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I want to write a shim for older browsers that don't support <input type="number">.

This is easy to detect as, in those browsers, any input where you set the type to number will report the type as text. So good so far.

So what I want to do is find every <input type="number"> and hook up events for these older browsers.

The problem is: how do I find them?

  • $('input[type=number]').length === 0 (of course).
  • $('input[name=aKnownNumberField]')[0].type === 'text' again, not a surprise as this is the check used for feature detection in the first place.
  • $($('input[name=aKnownNumberField]')[0]).parent().html().indexOf('type="number"') (or any similar check of the HTML) also fails because the HTML returned will be that according to the browser's DOM.

Note that I'm using jQuery in my examples, but I'm happy for non-jQuery answers.

How do I detect <input type="number"> in browsers that don't support them?

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1  
document.querySelectorAll("input[type='number']") –  Cherniv Jun 13 '13 at 18:57
    
@Cherniv querySelectorAll isn't supported by the very browsers Keith is trying to target. –  MrCode Jun 13 '13 at 18:59
    
Would you mind putting an extra attribute on the elements...like data-input-type="number"? Then you could get them by $('input[data-input-type="number"]') –  Ian Jun 13 '13 at 18:59
1  
@Cherniv a lot of the browsers that don't support <input type="number"> also don't support querySelectorAll. For instance it won't work in IE6 or IE7 –  Keith Jun 13 '13 at 19:00
    
@Ian I could. Marker styles are also an option, but I'm really looking for a shim/polyfill that I can add to my global JS without having to edit every page. –  Keith Jun 13 '13 at 19:01
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2 Answers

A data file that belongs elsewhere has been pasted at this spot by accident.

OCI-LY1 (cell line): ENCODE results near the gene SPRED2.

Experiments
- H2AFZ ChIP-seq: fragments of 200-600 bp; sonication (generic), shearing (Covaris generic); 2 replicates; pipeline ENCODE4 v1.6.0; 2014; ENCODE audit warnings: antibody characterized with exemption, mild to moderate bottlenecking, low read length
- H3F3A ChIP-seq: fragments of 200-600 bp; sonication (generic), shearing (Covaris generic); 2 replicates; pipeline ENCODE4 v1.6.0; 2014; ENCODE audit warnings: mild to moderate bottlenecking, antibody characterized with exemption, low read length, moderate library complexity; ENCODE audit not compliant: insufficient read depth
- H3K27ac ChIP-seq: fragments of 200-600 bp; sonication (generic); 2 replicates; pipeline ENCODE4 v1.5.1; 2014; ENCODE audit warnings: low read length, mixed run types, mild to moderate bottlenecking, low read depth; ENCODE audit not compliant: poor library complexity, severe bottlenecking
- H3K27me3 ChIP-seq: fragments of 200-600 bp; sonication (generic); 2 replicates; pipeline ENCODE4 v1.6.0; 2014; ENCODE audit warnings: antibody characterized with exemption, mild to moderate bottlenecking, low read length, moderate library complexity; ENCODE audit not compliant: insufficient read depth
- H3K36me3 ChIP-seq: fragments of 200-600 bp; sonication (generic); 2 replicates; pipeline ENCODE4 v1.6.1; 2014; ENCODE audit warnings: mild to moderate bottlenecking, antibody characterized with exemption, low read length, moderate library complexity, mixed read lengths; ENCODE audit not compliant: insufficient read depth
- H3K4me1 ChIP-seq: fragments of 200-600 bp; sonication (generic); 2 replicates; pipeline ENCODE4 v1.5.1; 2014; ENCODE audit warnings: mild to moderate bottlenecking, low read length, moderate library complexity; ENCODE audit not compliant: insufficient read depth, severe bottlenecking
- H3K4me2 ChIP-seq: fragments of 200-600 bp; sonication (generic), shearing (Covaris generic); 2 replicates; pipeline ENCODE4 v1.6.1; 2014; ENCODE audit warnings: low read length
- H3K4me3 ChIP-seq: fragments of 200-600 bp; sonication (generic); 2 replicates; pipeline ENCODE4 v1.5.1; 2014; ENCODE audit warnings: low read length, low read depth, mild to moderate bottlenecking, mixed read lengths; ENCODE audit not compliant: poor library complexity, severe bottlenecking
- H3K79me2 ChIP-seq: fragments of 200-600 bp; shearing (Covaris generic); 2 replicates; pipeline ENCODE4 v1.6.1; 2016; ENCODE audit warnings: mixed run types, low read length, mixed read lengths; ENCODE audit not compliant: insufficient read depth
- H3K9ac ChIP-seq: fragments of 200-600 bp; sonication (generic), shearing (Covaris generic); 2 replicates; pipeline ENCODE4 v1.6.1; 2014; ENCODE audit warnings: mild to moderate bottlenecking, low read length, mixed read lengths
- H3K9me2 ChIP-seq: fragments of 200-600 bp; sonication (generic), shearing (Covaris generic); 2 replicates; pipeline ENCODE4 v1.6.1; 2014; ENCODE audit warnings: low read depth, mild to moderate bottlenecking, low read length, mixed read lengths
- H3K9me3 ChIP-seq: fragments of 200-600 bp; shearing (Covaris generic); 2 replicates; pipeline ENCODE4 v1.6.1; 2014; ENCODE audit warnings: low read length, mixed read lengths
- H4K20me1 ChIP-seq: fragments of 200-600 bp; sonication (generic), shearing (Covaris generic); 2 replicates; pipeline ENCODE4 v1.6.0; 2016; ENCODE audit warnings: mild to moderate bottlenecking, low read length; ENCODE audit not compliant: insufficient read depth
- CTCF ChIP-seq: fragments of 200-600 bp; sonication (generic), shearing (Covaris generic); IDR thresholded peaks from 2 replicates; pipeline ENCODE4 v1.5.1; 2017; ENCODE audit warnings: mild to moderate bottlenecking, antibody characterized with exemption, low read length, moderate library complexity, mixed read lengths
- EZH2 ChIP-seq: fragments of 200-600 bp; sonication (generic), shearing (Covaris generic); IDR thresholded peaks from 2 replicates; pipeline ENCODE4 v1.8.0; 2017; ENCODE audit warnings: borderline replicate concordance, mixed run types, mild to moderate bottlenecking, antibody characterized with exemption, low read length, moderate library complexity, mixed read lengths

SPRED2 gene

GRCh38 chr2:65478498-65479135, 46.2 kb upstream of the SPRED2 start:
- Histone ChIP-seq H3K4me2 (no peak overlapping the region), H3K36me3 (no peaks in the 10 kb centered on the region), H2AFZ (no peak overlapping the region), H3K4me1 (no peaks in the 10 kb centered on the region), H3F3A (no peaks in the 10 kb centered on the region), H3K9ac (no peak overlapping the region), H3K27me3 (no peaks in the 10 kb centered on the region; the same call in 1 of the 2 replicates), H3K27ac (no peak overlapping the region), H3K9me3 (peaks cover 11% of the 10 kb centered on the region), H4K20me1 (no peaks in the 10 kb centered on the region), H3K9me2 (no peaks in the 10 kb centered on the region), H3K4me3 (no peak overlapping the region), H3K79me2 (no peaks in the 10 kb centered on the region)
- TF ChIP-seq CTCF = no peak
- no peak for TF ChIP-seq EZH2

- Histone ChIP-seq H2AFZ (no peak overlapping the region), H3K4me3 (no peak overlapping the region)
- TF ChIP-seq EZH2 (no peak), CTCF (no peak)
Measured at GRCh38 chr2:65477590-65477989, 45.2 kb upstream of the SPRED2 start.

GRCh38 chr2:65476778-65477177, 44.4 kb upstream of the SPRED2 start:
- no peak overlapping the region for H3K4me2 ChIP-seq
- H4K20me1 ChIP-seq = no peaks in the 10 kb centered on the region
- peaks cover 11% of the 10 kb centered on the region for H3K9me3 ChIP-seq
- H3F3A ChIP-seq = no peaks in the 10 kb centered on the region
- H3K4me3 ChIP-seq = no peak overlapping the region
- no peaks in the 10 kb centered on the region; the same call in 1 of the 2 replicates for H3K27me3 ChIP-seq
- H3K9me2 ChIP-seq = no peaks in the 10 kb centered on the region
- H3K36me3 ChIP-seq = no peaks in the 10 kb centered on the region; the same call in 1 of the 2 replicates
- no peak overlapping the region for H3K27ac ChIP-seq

up vote 2 down vote accepted

If you're using jQuery, you can get them using .filter():

var $unsupported = $('input').filter(function() {
    return this.type !== $(this).attr('type');
});

This'll select all unsupported inputs, so you may want to filter that further using .filter('[type="number"]') or do that from within the filtering function.

A pure JS solution isn't much different:

var inputs = document.getElementsByTagName('input');

for (var i = 0; i < inputs.length; i++) {
    if (inputs[i].type === inputs[i].getAttribute('type')) {
        continue;
    }

    // inputs[i] isn't supported by the browser
}

And a demo: http://fiddle.jshell.net/PENRD

I tested it in IETester and it worked down to IE6.

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Hmm, it seems that it does work in old IE, but not in IE9 or 10 in legacy mode - in IE10 as IE7 it fails, in IE7 it works. Lovely :-S –  Keith Jun 13 '13 at 20:02
    
@Keith I've found many things not working with IE10 and compatibility mode...it's a pain –  Ian Jun 13 '13 at 21:21
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$.expr[':'].realtype = function(objNode,intStackIndex,arrProperties,arrNodeStack)
{
  return $(objNode).attr('type')===arrProperties[3];
}

var numbers=$('input:realtype("number")');

jsfiddle: http://jsfiddle.net/kingmotley/3sMQf/2/

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